Facebook to include Holocaust denial in its definition of banned hate speech


Facebook is changing its internal rules by including Holocaust denial in its definition of hate speech, after suffering criticism for not doing enough to tackle this form of toxic disinformation.

Monika Bickert, VP of Content Policy published a blog post on October 12 announcing that the most powerful social media platform on the planet is updating their hate speech policy “to prohibit any content that denies or distorts the Holocaust.”

Facebook based this decision on the increased levels of online attacks against many groups worldwide by individuals and organizations promoting bigotries and racism. They have already “banned over 250 white supremacist organizations” and have taken down 22.5 million pieces of hate speech from their platform in the second quarter of this year.

Bickert also noted that Facebook took into account recent survey by the NGO Conference on Jewish Material Claims Against Germany (Claims Conference) which showed that young people in the USA have extremely low knowledge about the  history related to the Holocaust, and that they hold numerous factually inaccurate positions that have been promoted by Neo-Nazi propaganda over the years.

Considering Holocaust education key for preventing various  forms of racism, including antisemitism, Bickert announced that the ban will be complemented with efforts to enable Facebook users to access verified information by providing them links to credible historical sources outside of Facebook within the  search results.

In September Meta.mk reported that  human rights defenders demand that Facebook starts treating Holocaust denial as hate speech within its content moderation policies. For instance, in July the Claims Conference started an online campaign that featured short video clips by Holocaust survivors, who sent messages to Facebook founder Mark Zuckerberg, explaining why it’s important to make this  change within the  internal rules of the company.

While Holocaust denial, as a negation of an instance of genocide, is  criminal offence in numerous countries around the world, including Germany, France and Russia. The European Union has also enacted anti-hate speech policies and regulations, which include cooperation with international social media platforms.

Public negation, minimizing, approval or justification of genocide and war crimes is also a felony regulated by the Article 407-a of the  Criminal Code of Republic of Macedonia

However, Facebook’s domicile jurisdiction of the USA does not have federal laws prohibiting hate speech.

In 2018 Facebook founder Mark Zuckenberg attempted to clarify that even though his personal opinion is that Holocaust denial is abhorrent, at the time he didn’t consider that the company should enact new rules to ban all its forms because in many such cases it’s “hard to impugn intent and to understand the intent.”

Two years later, he explained the change of his position through a Facebook post:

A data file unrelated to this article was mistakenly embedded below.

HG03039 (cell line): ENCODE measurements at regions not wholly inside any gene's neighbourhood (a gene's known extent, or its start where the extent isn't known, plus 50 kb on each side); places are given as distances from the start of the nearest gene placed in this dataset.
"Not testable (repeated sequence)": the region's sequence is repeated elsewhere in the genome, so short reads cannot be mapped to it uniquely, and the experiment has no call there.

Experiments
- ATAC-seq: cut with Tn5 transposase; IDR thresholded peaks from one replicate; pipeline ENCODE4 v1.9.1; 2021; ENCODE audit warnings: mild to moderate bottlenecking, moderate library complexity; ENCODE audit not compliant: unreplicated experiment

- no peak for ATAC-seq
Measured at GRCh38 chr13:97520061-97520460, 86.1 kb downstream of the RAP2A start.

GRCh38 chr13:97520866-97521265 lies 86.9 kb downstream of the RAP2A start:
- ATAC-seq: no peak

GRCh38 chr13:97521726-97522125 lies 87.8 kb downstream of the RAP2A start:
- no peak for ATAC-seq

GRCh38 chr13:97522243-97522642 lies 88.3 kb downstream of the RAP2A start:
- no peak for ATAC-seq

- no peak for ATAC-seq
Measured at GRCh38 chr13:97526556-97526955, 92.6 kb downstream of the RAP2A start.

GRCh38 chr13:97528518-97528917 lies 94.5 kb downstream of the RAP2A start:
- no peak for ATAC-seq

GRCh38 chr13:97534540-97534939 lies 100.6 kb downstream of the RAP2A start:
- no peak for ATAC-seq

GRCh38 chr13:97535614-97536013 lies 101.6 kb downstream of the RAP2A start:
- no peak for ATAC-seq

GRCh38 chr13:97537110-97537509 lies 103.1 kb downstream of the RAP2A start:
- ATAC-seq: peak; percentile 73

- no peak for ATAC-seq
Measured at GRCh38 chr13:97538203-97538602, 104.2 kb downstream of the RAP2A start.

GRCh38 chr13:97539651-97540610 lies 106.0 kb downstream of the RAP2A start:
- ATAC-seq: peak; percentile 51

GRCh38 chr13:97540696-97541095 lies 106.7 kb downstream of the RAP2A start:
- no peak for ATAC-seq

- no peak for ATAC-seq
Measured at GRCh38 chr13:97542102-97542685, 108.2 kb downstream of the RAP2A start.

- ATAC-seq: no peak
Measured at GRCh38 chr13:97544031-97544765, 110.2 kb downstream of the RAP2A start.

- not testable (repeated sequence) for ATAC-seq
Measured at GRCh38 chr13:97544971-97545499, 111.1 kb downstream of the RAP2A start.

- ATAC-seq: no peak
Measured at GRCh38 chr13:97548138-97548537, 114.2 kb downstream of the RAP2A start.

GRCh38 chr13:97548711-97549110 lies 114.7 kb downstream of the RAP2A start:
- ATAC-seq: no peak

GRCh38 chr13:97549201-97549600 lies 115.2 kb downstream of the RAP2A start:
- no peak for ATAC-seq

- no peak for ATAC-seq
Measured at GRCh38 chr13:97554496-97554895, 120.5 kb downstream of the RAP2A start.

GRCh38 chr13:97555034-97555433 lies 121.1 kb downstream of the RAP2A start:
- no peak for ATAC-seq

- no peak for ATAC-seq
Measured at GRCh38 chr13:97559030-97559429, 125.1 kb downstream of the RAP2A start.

“I’ve struggled with the tension between standing for free expression and the harm caused by minimizing or denying the horror of the Holocaust. My own thinking has evolved as I’ve seen data showing an increase in anti-Semitic violence, as have our wider policies on hate speech. Drawing the right lines between what is and isn’t acceptable speech isn’t straightforward, but with the current state of the world, I believe this is the right balance,” Zuckerberg wrote.

In July, the Anti Defamation League (ADL), a prominent international Jewish organization from New York, started a #StopHateForProfit supported by over 1,200 businesses and nonprofits calling for boycott of Facebook advertisers. The campaign goal was to pressure  Facebook to tackle groups and forums which get away with publishing enormous quantities of contents that deny the Holocaust, promote bigotry, racism and toxic disinformation, which should have been removed anyway according to already established self-regulation that bans anti-Semitic hate speech.

Jonathan A. Greenblatt, ADL CEO, issued a statement that they are “relieved that Facebook has finally taken the step that we have been asking them to take for nearly a decade: to call Holocaust denial and distortion what it is – “hate speech” – and in doing so, to remove it from their platform. The Holocaust, the systematic murder of approximately six million Jews and several million others during World War II, is one of history’s most painstakingly examined and well-documented genocides.”

According to Greenblatt, Facebook now needs to show how they fulfil these pledges, including by publishing regular monitoring reports on the concrete measures taken.

“While we are relieved to learn this news, we also would note that platform decisions of this nature are only as good as the companies’ enforcement. Facebook now needs to reassure the global community that it is taking meaningful and comprehensive steps to ensure that Holocaust deniers are no longer able to take advantage of Facebook’s various platforms to spread antisemitism and hate. We hope that Facebook will follow up with regular progress reports documenting the steps they are taking to ensure that Holocaust denial and distortion permanently is expunged from their platform,” he wrote.

Facebook’s move met the approval of academic institutions that struggle for preservation of memories of the mass murder from the past in order to prevent genocides in the future. Thus the Illinois Holocaust Museum posted a statement on Twitter that it considers Facebook’s decision as an important step for continuous efforts “to educate on this important history & advocate for a world without antisemitism.”

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